A new set of 30 affordable flats on the former Job Centre site in Plymouth is now complete.
Asa House is the name of the site in Hoegate Street, which is the result of a partnership between the Chapter 1 Charity Ltd, the Homes and Communities Agency, and Plymouth City Council.
The site will be officially opened by Councillor Chris Penberthy, Cabinet Member for Cooperatives and Housing, on Thursday 10 December and offers a mixture of 9 two-bedroom flats and 21 one-bedroom flats, providing accommodation for around 40 people. The Job Centre site had been empty for around ten years.
The total cost of the scheme is £3.5m, with £1.05m from the Homes and Communities Agency’s Empty Homes scheme, £150,000 from Plymouth City Council, and the remainder of the funding from Chapter 1.
Councillor Chris Penberthy, Cabinet Member for Cooperatives and Housing for Plymouth City Council, said: “I am thrilled to be able to open Asa House, which will provide much needed affordable housing for up to 40 people in Plymouth, in a previously wasted space.
“Asa House is an excellent example of partnership working between Chapter 1, the Homes and Communities Agency, and Plymouth City Council.
“The Council, through its Plan for Empty Homes, is doing everything within its power, working with housing providers and the Homes and Communities Agency, to make better use of vacant buildings, and over the past five years we have helped to bring almost 500 previously unused homes back into use.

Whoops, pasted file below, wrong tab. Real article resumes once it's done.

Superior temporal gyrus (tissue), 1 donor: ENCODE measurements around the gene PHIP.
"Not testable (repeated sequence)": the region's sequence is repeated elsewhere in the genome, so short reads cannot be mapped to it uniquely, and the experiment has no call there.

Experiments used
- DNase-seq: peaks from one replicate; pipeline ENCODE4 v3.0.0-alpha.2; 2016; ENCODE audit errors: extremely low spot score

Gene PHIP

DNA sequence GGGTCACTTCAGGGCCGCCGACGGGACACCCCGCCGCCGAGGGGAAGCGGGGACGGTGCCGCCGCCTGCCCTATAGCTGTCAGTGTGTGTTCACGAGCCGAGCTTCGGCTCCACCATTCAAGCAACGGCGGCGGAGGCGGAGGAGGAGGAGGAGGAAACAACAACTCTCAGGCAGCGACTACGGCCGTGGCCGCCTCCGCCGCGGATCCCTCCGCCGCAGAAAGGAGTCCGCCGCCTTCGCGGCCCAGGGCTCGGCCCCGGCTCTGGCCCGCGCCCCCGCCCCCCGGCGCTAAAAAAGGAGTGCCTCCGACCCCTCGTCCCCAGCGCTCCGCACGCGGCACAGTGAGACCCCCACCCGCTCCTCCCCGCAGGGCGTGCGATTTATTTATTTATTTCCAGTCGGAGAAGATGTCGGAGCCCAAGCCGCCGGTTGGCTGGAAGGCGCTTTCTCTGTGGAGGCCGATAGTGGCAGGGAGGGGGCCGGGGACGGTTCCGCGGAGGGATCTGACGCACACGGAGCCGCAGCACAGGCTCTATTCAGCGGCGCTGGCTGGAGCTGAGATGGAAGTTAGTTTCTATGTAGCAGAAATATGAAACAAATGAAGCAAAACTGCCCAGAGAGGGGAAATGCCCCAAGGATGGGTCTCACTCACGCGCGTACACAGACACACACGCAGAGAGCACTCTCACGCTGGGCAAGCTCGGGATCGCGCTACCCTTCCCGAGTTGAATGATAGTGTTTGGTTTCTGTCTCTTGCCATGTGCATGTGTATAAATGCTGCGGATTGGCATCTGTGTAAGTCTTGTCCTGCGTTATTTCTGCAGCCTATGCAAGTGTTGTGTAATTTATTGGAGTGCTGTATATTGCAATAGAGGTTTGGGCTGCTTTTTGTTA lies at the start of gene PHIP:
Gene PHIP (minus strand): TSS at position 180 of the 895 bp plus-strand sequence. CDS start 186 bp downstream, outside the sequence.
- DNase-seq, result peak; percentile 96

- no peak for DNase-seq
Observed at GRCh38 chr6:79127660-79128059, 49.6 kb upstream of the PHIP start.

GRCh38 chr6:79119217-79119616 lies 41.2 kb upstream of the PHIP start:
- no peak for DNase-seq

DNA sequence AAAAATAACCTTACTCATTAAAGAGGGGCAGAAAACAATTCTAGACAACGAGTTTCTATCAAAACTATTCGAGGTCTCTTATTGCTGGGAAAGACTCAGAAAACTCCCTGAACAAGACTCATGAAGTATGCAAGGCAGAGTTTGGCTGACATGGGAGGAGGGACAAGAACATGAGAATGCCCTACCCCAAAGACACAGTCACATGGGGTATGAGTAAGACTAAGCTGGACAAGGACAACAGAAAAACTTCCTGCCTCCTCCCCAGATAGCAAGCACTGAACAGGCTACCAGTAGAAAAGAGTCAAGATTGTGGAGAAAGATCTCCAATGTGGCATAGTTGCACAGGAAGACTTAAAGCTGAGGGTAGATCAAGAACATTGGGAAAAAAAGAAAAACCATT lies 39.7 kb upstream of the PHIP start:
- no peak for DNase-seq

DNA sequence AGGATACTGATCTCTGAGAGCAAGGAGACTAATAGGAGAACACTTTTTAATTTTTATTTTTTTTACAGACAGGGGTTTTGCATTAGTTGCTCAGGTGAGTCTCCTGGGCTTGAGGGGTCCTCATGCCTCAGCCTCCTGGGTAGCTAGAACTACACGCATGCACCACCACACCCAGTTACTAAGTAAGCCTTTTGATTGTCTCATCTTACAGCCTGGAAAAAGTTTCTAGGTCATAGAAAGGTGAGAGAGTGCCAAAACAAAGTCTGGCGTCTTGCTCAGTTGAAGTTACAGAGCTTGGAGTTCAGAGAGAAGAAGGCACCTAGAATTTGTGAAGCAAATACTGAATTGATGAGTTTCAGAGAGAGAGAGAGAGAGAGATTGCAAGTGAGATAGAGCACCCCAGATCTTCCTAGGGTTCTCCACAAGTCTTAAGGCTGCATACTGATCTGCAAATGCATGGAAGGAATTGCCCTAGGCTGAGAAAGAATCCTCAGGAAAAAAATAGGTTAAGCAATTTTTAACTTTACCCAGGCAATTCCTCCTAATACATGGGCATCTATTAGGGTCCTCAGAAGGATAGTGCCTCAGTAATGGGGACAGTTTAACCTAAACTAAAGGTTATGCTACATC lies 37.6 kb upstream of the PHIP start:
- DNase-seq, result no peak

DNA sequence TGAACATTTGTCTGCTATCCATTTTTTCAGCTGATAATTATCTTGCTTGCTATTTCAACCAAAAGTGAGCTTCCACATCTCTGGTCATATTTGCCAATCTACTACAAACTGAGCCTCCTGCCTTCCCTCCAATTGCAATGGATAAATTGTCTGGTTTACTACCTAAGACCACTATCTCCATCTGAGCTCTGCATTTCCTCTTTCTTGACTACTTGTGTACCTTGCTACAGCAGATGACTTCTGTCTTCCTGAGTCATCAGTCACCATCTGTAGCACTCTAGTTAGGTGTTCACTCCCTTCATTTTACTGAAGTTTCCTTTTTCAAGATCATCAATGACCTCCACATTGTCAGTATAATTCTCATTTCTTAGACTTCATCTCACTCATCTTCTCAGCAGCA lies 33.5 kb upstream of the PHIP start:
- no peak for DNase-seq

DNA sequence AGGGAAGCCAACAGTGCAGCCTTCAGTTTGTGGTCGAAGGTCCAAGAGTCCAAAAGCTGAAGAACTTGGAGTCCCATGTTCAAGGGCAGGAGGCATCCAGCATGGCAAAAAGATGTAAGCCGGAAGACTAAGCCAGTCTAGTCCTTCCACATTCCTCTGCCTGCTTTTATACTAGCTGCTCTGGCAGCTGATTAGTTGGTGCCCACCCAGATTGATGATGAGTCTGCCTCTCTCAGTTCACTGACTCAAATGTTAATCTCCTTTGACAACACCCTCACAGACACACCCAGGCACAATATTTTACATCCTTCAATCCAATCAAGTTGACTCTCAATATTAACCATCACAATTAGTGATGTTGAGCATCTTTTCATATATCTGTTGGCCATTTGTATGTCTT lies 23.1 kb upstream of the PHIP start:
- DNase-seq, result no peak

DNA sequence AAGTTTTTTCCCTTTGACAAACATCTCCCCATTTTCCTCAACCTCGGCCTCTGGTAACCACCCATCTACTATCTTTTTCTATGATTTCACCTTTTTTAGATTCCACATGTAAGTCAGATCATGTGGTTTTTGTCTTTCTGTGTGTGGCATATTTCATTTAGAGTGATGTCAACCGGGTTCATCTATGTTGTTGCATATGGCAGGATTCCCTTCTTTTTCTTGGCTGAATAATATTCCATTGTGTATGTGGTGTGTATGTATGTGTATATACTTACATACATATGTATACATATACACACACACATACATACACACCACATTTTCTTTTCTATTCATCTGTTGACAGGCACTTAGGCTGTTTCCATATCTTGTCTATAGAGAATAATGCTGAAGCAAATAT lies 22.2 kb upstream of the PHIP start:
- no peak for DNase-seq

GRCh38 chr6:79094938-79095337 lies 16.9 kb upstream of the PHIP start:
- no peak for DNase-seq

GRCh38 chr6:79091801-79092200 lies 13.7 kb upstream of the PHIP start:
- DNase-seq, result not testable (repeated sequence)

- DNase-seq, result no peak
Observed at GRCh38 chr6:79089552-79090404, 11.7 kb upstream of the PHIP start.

“The Plan for Empty Homes also aims to bring a further 200 empty homes back into use in the city.”
Joseph Main, Chief Executive of Chapter 1 Charity Ltd, said: “We, at Chapter 1, are delighted to celebrate the long-awaited opening of Asa House and to have been able to support the people and communities of Plymouth by way of our considerable investment into the area.
“We thank our investment partners, and in particular, the Homes and Communities Agency and Plymouth City Council, who have walked alongside us patiently and collaboratively on this development journey. Chapter 1’s hope is that Asa House will continue to support and service the people of Plymouth with high quality, affordable housing long into the future.”
Janet Ventre, Area Manager at the Homes and Communities Agency, said: “We’re working with partners across the city to make sure new homes are built to meet the housing need. Asa House is a fantastic example of how unused buildings can be brought back to life and provide much needed housing for local people.”
Asa House is named after King Asa, an ancient Hebrew ruler who built city walls so his people could live in safety and prosper in their lives. This sentiment reflects Chapter 1’s ethos, and seemed appropriate as Asa House is close to the old Plymouth city walls.
There are 744 long term empty homes in Plymouth and 200,000 across England and Wales. In addition to a pledge to bring 200 homes into use, other key actions in Plymouth’s Plan for Empty Homes include:
- Developing redundant commercial premises by working with local businesses
- Proactively approach empty home owners and offering them incentives to sell, let or owner occupy their empty homes, and
- Taking enforcement action against owners that refuse offers of help through the use of Compulsory Purchase Orders, Enforced Sale Orders, and Empty Dwelling Management Orders.